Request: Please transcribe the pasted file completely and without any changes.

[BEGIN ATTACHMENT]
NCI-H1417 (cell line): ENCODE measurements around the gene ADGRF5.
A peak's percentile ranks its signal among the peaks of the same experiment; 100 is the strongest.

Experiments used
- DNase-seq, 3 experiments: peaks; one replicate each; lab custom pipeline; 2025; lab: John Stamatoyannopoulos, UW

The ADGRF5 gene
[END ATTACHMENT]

NCI-H1417 (cell line): ENCODE measurements around the gene ADGRF5.
A peak's percentile ranks its signal among the peaks of the same experiment; 100 is the strongest.

Experiments used
- DNase-seq, 3 experiments: peaks; one replicate each; lab custom pipeline; 2025; lab: John Stamatoyannopoulos, UW

The ADGRF5 gene